Preventing Urinary Tract Infections

11/24/2019 | 3 min. read

Dr. David Williams

Dr. David Williams

Over 20 percent of women experience cystitis, or inflammation of the bladder, at least once a year. Cystitis usually leads to a urinary tract infection (UTI). If not treated early and properly, a UTI may become chronic and spread to the kidneys. That is very serious, so here are some suggestions for early treatment and even prevention.

What Causes Cystitis/UTIs?

Cystitis is almost always caused by fecal bacteria, usually E. coli, that migrate up the urethra and into the bladder. There, they attach to the cells of the bladder, multiply, and cause severe pain with urination as well as a constant urge to urinate.

UTIs are frequently associated with sex. However, cystitis is not a sexually transmitted infection; sexual activity simply facilitates migration of bacteria into the bladder.

Considering that E. coli and other bacteria almost routinely migrate into the bladder, it's a wonder that we are not perpetually suffering with cystitis or UTIs.

We don't because the overwhelming majority of bacteria are washed out with urination. For an infection to occur, bacteria must stay in the bladder by anchoring themselves to the bladder's cells, much as oysters and sea urchins anchor to rocks and coral.

Preventing Urinary Tract Infections with Cranberry

It is a common recommendation that to prevent UTIs, you should drink copious amounts of water to increase urine flow, as well as cranberry juice. The thinking is that cranberry juice makes urine more acidic and less hospitable for the bacteria.

The surfaces of fecal bacteria are dotted with special substances called "lectins," which form strong bonds with mannose, galactose, and other sugar residues on the surfaces of cells lining the bladder.

Cranberry juice contains substantial quantities of alpha D mannopyranoside, a derivative of the sugar D-mannose. This attaches to the lectins of the bacteria, thus preventing their attachment to the bladder wall.

In one test-tube study, urine from either mice or humans given cranberry juice acted as a deterrent to the attachment of bacteria to bladder cells. Another study found that 16 ounces of cranberry juice per day eliminated cystitis in 73 percent of 44 women and 16 men.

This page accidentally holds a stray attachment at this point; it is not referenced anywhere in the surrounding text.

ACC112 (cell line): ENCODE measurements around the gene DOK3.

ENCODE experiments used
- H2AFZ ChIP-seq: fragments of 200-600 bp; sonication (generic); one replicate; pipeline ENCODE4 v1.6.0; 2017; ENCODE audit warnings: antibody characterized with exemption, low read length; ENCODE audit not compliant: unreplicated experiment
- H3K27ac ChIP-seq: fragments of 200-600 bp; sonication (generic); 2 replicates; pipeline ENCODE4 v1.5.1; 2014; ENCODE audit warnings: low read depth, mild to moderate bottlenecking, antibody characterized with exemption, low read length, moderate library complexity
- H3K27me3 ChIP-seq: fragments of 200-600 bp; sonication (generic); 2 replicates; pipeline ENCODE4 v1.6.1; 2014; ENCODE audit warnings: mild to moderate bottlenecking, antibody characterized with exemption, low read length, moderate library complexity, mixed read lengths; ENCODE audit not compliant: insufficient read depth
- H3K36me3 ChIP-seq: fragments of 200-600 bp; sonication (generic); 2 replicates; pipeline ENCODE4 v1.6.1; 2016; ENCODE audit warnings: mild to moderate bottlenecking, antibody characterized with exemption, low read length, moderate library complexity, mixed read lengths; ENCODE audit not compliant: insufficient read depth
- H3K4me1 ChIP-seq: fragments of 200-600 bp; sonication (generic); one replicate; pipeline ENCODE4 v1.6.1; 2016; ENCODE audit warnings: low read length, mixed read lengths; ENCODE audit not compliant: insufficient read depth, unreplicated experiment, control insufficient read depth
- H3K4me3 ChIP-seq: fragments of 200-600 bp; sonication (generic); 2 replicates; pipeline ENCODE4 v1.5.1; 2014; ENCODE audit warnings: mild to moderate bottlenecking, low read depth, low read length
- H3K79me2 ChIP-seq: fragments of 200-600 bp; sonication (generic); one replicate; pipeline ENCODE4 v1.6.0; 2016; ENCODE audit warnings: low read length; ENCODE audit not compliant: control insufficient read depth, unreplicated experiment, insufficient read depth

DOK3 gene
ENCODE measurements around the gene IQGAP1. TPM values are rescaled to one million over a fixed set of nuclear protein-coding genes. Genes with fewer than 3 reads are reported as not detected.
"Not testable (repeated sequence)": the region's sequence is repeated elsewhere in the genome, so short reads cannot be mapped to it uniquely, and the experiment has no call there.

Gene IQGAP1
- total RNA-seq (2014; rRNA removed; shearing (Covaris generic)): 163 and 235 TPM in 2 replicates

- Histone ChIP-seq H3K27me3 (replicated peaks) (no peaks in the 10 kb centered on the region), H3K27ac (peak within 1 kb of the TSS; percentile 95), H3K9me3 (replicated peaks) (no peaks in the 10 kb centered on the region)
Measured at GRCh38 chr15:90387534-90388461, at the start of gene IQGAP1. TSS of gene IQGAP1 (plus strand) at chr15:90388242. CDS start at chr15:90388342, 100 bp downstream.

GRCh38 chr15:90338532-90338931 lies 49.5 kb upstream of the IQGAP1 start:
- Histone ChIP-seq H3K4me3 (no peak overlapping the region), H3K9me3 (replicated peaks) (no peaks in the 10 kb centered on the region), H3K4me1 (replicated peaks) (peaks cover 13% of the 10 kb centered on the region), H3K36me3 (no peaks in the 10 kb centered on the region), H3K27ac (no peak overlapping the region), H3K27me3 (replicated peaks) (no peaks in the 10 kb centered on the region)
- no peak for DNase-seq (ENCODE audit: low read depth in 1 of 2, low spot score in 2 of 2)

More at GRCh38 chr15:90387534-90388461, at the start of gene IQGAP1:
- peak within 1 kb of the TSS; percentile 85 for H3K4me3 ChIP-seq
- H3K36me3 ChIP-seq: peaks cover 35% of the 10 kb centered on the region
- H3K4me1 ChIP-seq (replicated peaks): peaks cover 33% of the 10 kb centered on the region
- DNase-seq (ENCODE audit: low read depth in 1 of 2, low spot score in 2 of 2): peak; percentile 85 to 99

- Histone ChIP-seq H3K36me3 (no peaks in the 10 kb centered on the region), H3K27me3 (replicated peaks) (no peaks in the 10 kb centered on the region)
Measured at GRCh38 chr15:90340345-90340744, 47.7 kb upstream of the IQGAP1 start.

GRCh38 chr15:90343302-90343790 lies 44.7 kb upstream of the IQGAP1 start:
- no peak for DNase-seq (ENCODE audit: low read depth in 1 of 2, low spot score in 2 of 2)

Other Steps to Prevent Urinary Tract Infections

  • Drink plenty of water, three liters or more per day. Flush out those bugs.
  • Urinate after sex as soon as possible.
  • Drink eight ounces of cranberry juice a few hours before and after sex or any other activity that manipulates or puts pressure in the pelvic area, such as riding a bicycle. Ocean Spray provides both the pure juice and the cocktail, which is one-third juice. I recommend the pure juice. At the first hint of burning urination, drink eight ounces of cranberry juice, and repeat in three to four hours.

If you have a problem recurrent UTIs, you should consider using a quality probiotic supplement and/or lactic acid yeast.

Many doctors fail to realize that the human body is not just a bunch of separate organs and systems. Every cell in the body is interconnected and communicates through the nervous, circulatory, and lymphatic system.

More to the point, infectious bacteria can easily migrate from the lower bowel to the urinary tract or vaginal area by way of the lymphatic system. All types of toxic substances move throughout the body.

The best method for maintaining a healthy colon includes regular bowel movements and good intestinal flora. Many of the strong antibiotics given for recurrent bladder infections kill off good bacteria in the colon allowing harmful, more virulent strains to dominate the area.

Urinary tract infections can't be treated solely by working with the lower bowel, but it is one area that must be healthy if you want to avoid recurrent problems.

Dr. David Williams

Meet Dr. David Williams

For more than 25 years, Dr. David Williams has traveled the world researching alternative therapies for our most common health problems—therapies that are inexpensive and easy to use, and therapies that treat the root cause of a problem rather than just its symptoms.

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